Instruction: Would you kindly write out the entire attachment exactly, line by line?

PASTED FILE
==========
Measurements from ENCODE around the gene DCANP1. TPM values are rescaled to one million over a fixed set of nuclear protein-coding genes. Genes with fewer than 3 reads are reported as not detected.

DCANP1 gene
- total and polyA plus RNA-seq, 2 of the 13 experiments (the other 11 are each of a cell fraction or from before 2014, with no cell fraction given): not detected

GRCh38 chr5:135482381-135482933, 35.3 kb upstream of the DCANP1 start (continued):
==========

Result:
Measurements from ENCODE around the gene DCANP1. TPM values are rescaled to one million over a fixed set of nuclear protein-coding genes. Genes with fewer than 3 reads are reported as not detected.

DCANP1 gene
- total and polyA plus RNA-seq, 2 of the 13 experiments (the other 11 are each of a cell fraction or from before 2014, with no cell fraction given): not detected

GRCh38 chr5:135482381-135482933, 35.3 kb upstream of the DCANP1 start (continued):